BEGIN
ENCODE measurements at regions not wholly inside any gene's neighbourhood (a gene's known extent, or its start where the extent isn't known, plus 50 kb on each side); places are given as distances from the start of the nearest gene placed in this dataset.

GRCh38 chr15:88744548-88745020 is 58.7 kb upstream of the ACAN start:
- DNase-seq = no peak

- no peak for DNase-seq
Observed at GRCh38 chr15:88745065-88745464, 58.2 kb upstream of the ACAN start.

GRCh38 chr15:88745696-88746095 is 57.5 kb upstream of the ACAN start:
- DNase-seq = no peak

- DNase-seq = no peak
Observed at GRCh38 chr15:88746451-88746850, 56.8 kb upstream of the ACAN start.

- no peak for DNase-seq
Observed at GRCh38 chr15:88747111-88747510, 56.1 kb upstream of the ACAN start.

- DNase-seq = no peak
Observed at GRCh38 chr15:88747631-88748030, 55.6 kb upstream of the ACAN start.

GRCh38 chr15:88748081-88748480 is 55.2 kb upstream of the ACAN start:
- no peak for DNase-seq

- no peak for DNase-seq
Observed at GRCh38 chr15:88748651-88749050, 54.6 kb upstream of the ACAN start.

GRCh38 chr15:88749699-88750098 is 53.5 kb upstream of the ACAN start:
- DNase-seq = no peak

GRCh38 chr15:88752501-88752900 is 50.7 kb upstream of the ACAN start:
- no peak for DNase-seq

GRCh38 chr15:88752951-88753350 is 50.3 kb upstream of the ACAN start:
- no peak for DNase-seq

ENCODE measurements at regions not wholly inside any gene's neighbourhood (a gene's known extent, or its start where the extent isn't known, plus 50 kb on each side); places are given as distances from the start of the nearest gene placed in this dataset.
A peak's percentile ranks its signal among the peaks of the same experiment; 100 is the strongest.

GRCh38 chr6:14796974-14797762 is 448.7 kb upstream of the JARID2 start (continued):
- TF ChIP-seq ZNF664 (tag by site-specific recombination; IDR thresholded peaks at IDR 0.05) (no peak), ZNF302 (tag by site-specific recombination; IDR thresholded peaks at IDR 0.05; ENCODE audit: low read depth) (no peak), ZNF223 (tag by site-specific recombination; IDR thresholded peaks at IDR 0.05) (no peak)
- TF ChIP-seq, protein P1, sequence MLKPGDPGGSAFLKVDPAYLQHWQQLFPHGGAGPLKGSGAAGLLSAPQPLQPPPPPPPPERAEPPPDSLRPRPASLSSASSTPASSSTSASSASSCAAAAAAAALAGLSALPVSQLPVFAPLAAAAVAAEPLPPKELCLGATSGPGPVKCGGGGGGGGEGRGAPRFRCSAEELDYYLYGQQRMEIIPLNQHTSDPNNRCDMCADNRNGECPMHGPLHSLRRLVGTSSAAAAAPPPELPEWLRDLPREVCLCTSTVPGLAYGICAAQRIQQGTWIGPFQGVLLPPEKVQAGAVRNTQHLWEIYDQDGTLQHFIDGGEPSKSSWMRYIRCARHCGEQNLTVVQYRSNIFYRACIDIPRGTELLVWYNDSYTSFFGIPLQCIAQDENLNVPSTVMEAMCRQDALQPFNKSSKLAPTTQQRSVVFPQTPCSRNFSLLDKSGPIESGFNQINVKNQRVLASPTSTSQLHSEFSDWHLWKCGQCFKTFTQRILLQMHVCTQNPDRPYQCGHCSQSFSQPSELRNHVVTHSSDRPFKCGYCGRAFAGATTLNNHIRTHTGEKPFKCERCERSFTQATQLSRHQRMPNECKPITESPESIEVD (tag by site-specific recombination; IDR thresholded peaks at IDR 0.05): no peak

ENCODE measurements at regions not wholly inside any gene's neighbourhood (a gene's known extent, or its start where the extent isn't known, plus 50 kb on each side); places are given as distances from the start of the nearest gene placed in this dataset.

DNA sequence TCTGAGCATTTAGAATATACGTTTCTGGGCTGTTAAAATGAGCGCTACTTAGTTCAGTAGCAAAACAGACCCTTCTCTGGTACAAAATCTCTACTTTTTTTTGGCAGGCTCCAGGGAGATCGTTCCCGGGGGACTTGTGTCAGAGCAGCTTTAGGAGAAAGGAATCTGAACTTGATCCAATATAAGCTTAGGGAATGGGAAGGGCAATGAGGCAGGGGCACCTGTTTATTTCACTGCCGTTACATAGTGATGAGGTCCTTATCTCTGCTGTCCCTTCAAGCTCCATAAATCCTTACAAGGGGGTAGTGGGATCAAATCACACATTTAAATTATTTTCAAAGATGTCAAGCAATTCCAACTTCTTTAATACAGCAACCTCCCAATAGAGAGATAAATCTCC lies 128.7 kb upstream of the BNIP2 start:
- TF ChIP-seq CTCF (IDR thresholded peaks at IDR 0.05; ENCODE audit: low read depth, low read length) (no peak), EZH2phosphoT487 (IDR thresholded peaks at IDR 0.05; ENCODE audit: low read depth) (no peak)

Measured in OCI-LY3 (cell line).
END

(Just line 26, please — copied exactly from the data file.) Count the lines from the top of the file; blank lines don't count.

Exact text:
GRCh38 chr6:14796974-14797762 is 448.7 kb upstream of the JARID2 start (continued):